Identity theft is a growing problem in the U.S. According to the Federal Trade Commission (FTC), there were 371,061 cases of identity theft reported in 2017. The most common type of identity theft was credit card fraud, making up about one-third of the identity theft cases with 133,015 cases reported in the U.S.
The elderly are frequently victims of these crimes. They are often viewed as the perfect victims because they usually have substantial money saved for retirement and good credit scores. In addition, some aging Americans may not have as much internet savvy, so they could fall victim to online scams. Here are some ways you can help protect your parents from identity theft scams.
Get your parents a shredder
Some thieves dumpster dive at senior centers or apartment buildings, hoping to find seniors' financial information. Simply buying your parents a paper shredder can help protect sensitive information from getting into the wrong person's hands.
Tell them to ditch their unlocked mailbox for bills
An unlocked mailbox in front of a home is an easy target for thieves. You could offer to help your parents set up online bill payments. If your parents prefer sending payments through the mail, suggest they drop the payments off at the post office or a post office box. You could also offer to drop off payments for them.
Suggest they lighten their wallets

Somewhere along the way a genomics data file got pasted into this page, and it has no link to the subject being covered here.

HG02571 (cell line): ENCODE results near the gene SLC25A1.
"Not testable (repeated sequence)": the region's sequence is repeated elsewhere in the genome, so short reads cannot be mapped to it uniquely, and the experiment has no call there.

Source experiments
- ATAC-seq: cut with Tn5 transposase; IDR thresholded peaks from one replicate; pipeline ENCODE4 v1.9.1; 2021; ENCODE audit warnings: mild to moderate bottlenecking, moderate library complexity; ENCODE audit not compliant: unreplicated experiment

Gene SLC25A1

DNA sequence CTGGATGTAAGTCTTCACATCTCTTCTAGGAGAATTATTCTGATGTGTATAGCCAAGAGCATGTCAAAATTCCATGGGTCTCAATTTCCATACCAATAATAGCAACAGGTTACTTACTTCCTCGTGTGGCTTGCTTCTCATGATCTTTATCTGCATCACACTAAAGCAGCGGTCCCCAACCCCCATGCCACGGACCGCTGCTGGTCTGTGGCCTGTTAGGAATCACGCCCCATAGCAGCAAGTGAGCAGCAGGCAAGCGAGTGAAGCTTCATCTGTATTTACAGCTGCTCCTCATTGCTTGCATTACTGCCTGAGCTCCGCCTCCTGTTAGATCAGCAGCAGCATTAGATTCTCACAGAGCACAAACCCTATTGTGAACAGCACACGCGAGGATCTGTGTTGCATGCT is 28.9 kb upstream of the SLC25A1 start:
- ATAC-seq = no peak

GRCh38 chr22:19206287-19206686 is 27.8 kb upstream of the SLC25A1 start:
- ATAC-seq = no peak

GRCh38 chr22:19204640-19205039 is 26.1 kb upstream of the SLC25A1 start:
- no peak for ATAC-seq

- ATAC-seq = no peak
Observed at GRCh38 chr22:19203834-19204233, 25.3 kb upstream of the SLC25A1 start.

It is generally not a good idea to for anyone to carry around a social security card. A social security number combined with a driver's license gives a potential thief the ability to open accounts in your name and gives access to much of your personal information. For day-to-day use, most people only need a license, a debit card, a credit card and a health insurance card. The more cards your parents carry every day, the more accounts that are vulnerable if their wallet or purse is stolen. Suggest that your parents remove the non-essential cards from their wallets.
Consider online credit monitoring
There are a variety of companies that will monitor credit accounts against identity theft. You could suggest that your parents sign up for one of these services. You could also set up a fraud alert on your parents' credit reports. According to the FTC, the alert requires that a company verify your identity before it issues credit in your name. You set up a fraud alert by contacting one of the three credit agencies, and the alert is good for one year. However, you can renew a fraud alert after it expires.
Help them opt out of unnecessary emails
Identity theft can occur from a phishing attack. The identity thief sends an email pretending to be someone else, like a bank or government agency, and then asks the recipient to provide personal information like account numbers or a social security number. Some phishing attacks seem pretty legitimate. Help protect your parents from these attacks by helping them opt out of unsolicited emails. Using optoutprescreen.com unsubscribes a person from most offers for credit cards or insurance.
Help your parents protect themselves by suggesting they invest in a paper shredder, stop leaving bills in their mailbox and lightening their wallets. Setting up fraud alerts and opting out of unwanted emails can add another layer of protection.